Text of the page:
Google relaunched JotSpot, a group wiki it acquired in 2006, as Google Sites today. It's a collaborative wiki. Whatever. For a PR-friendly feature list, go check out Google PR. What we want to know is: What took so long? And why did Google bother?
It's been 16 months since since Google acquired the company from Excite founders Joe Kraus and Graham Spencer. During that time JotSpot languished and users — like me and my coworkers at my old gig — suffered from bugs and poor customer service.
If you like, blame the delay on JotSpot employees wasting their time at Google. After all, Kraus runs OpenSocial, Google PR's answer to what once looked like the runaway success of Facebook's application platform. One former JotSpot employee, Google Sites product manager Scott Johnston, seems to use his 20 percent time sending Twitters.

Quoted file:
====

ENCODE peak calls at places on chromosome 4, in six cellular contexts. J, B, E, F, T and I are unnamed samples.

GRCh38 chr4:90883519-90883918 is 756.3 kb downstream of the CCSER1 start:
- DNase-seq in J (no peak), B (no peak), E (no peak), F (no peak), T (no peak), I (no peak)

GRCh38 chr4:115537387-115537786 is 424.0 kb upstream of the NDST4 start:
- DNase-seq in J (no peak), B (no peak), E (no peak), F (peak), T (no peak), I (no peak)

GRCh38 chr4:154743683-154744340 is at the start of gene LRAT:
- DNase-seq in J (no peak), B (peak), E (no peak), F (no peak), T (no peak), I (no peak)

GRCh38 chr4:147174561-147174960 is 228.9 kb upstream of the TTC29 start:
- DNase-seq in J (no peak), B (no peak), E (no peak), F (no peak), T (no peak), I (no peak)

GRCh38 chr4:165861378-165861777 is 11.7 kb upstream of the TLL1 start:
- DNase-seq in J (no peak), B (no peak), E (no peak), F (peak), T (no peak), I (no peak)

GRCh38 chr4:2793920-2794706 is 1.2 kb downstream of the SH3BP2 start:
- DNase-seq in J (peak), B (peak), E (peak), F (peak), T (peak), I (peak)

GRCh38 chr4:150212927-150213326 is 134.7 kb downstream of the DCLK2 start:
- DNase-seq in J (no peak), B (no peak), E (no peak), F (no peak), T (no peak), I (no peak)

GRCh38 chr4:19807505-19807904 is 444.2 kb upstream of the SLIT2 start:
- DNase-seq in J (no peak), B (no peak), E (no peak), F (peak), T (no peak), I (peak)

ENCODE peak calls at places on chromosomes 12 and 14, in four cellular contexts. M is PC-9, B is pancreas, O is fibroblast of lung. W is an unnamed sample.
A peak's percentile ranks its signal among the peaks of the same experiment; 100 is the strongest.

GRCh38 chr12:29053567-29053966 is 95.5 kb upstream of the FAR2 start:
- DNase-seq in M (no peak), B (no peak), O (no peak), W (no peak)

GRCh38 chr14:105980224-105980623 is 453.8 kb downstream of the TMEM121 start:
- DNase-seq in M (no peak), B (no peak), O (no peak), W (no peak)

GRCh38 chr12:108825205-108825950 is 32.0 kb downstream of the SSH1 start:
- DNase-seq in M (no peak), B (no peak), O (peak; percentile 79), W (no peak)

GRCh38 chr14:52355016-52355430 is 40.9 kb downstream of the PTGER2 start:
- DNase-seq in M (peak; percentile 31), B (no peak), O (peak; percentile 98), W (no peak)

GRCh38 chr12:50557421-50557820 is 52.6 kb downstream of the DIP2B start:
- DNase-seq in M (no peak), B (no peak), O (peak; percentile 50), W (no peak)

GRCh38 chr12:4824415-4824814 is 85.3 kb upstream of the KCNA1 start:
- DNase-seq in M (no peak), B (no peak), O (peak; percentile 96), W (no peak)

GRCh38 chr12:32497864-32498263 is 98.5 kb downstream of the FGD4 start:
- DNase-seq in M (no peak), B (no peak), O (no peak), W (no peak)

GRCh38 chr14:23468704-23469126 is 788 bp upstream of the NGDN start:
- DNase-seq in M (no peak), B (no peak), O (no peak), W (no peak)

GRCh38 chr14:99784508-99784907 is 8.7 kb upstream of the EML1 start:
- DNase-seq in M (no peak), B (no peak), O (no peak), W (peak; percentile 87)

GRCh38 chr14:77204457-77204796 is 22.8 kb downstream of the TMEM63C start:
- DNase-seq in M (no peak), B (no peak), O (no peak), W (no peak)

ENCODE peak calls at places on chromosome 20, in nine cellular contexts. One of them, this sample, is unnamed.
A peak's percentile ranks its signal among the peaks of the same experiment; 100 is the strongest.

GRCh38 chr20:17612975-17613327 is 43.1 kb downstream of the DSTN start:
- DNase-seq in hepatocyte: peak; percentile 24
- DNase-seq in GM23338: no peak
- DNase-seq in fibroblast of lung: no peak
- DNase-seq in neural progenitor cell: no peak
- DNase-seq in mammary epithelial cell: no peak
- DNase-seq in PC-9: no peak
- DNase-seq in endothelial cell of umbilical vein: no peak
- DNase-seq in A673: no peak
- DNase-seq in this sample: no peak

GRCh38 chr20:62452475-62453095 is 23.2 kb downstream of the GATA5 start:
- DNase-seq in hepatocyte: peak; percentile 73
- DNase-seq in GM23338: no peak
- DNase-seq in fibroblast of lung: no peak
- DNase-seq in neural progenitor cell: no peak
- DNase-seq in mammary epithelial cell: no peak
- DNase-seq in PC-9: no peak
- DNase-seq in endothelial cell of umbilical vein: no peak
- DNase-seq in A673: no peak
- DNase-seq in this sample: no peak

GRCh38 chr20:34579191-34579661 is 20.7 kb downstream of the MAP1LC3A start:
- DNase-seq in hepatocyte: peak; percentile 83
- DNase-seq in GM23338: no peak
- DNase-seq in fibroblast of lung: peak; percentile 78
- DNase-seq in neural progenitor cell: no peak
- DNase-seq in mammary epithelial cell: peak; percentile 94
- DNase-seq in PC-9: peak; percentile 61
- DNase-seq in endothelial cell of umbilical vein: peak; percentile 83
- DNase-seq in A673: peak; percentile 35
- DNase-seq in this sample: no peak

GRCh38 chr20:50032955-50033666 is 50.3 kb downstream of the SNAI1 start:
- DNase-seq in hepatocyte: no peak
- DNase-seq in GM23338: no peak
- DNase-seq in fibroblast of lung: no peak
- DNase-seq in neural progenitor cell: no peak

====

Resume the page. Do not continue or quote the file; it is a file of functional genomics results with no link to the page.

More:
But more likely the delay is due to limited market demand for a "Sharepoint killer." Microsoft's SharePoint, which lets you post huge PowerPoint presentations to a file server instead of clogging your Exchange box with extra copies, has been doing a good job of killing itself. Do you know anyone who uses SharePoint willingly and gladly, without being strongarmed by a central IT department?